I've been a little less bloggy than usual, for the past couple of days -- one day, I was at meetings and then out of town, and another, my folks got back from an Elderhostel in western Colorado, where they rode trains & scrambled around Mesa Verde, among other activities. Mom took a few hundred photos, & then had to download them, edit them, & otherwise hog her computer so I couldn't go a-huntin' and a-playin' online... darn her! She thinks she can appease me by bringing me gifts of really cool books. Hmmmph!
Yesterday, in fact, I was kept offline while attended a meeting of Old Friends Talk Arts (OFTA), an open-to-the-public discussion group, at which the designated topic was “Boundaries: The Meaning and Significance of Frames, Bases, and Pedestals”. I'd once worked in a frame shop and gallery which sold bad art to worse people, so I was looking forward to seeing what was said about frames -- and, besides, I'm a member of OFTA, so I was morally obliged to attend, just because.
The opening salvo was fired -- er, um -- the discussion was begun by Monmouth College's Professor Emeritus Harlow Blum (whose area of expertise in the arts is painting). Blum introduced many members of the group to the virtues of the eccentric frames and unusual forms of pedestals, showing woven basked frames for some of his paintings and mixed media canvases, a handful of tabletop easels, and a few other found artifact bases, such as cut wood planks, all used to heighten interest in the work of art.
When Blum was finished waxing poetic, Knox College Profesor Emeritus Henry Joe, a superb ceramicist (IMHO -- and it has little to do with the fact that he's married to one of my bestest friends), described how, at the beginning of the 20th century, a revolution in art occurred. Before this time, the standard for art was to depict the world around, to be as literal as possible in imitation of nature, but at the turn of the last century, there was a sudden shift in the very nature of art itself. Instead of depicting, in trying to freeze moments by putting them on canvas, artists were more interested in eliciting feelings, emotional responses. He pointed out the development of the ever-more ephemeral works of art that are being created, such as the Cristo Gates in Central Park, and how they are no longer depictions but elicitation, and how they demonstrate the impermanence of life, by the way they may come, change, and then vanish. This view has led to many artists refusing to frame their works, in the belief that, once it is contained, it becomes static, unchanging, no longer lifelike in the spiritual sense.
The discussion led to whether or not an unframed piece might be considered framed by its environment, i.e., a sculpture might be marked and fixed in a stone garden, and Henry said that the difference was that a frame was, essentially, a cage, whereas the environment might be changeable. Still, he pointed out many artists refuse to allow their works to be displayed in museums or traditional galleries for just that reason -- the space is too fixed.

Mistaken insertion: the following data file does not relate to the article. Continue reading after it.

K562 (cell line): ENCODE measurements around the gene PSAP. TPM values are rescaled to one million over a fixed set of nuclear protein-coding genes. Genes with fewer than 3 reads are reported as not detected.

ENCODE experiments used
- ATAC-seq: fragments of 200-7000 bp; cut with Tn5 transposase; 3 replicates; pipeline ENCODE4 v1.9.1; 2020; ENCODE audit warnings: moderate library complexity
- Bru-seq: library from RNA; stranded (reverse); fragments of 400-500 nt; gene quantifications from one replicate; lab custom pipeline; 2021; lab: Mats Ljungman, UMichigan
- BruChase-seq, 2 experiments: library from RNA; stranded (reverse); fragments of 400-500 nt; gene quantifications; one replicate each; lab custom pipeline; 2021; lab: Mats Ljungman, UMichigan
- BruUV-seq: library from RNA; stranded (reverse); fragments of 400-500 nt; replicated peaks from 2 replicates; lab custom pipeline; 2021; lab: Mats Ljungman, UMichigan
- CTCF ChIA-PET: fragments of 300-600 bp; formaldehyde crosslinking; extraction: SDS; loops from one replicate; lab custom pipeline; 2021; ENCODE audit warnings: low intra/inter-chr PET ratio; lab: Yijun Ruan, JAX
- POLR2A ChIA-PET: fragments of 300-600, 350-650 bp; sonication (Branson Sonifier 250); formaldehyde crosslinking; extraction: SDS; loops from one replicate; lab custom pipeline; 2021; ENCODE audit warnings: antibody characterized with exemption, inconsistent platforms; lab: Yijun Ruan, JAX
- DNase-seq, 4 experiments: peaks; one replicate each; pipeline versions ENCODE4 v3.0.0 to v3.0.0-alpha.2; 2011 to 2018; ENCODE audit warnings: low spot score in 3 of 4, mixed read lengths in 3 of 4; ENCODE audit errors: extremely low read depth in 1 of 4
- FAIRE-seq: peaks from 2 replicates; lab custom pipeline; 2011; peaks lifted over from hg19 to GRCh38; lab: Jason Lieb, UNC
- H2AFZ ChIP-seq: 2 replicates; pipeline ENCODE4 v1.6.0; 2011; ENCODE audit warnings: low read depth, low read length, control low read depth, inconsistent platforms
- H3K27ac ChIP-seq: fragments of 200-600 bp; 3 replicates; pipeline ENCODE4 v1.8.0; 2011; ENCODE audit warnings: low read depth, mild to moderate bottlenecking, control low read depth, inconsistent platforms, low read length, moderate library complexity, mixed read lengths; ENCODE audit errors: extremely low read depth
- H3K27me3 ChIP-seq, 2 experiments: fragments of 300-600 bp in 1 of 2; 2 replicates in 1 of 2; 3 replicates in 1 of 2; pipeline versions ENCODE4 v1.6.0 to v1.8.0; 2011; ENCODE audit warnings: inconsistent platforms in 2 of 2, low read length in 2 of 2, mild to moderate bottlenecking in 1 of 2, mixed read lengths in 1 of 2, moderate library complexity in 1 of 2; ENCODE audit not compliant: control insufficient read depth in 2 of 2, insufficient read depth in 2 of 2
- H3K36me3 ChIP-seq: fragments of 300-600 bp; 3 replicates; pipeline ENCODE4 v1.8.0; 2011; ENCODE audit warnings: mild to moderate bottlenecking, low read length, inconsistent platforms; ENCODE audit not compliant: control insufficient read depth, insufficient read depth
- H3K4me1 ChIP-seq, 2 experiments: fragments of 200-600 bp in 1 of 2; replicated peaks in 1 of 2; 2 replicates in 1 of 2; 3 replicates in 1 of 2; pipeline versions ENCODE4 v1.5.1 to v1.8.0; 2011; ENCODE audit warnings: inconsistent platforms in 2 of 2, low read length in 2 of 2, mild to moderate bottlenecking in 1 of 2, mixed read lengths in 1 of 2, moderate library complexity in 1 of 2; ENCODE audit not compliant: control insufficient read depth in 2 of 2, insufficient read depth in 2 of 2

When the hour was ended, I mentioned to the man who had asked the question about environment being a frame, that it seemed to me, the frame served as a translator between the work and its environment. A canvas has a defined edge, and, in many cases, needs to have a buffer between it and the wall where it hangs. In many other cases, the frame is actually a part of the work, as well -- a cooperative effort between painter and framer. It can serve as either an enticement to look more closely at the work, or it can jar the eye and drive the viewer to a distance.
I did enjoy seeing the difference in perspectives between a canvas man and a ceramics man -- both are firmly of the Asian school, where spirituality is the essence of art and expression, but one is more interested in the iconography, the other in the suitablity of an object to its environment.
In the post-discussion discussions, Mom pointed out that the modern ephemera seem to fail in their attempt to break free of static form, in that, if the event is recorded with a camera, it becomes once again fixed. Harlow Blum also confessed that he felt those sorts of works which were here for only a moment were less straight art, and more theater (I agreed).
After the meeting, Mom & I went to Galesburg, & picked up her latest counted cross stitch masterpiece (and I mean that literally) from the Frame Works (a scene from her last trip to Glacier Nat'l Park, from a photo she took herself & charted herself, and took just over 3.5 months to complete). She's entered it in the judged Amateur Artists' show, which opens in two weeks. I doubt anybody else will have anything comparable in art and technique. I wish I'd inherited her eyesight and ability to concentrate. The best I can do, when approaching zen, is watercolor.
I really enjoy attending these OFTA events. They meet the second Wednesday of each month, at the Buchanan Center for the Arts, on the Square in Downtown Monmouth, and nearly every time, the discussion is lively and challenging. And it clearly demonstrates that living in a town with a population of under 10 thousand doesn't have to be stifling.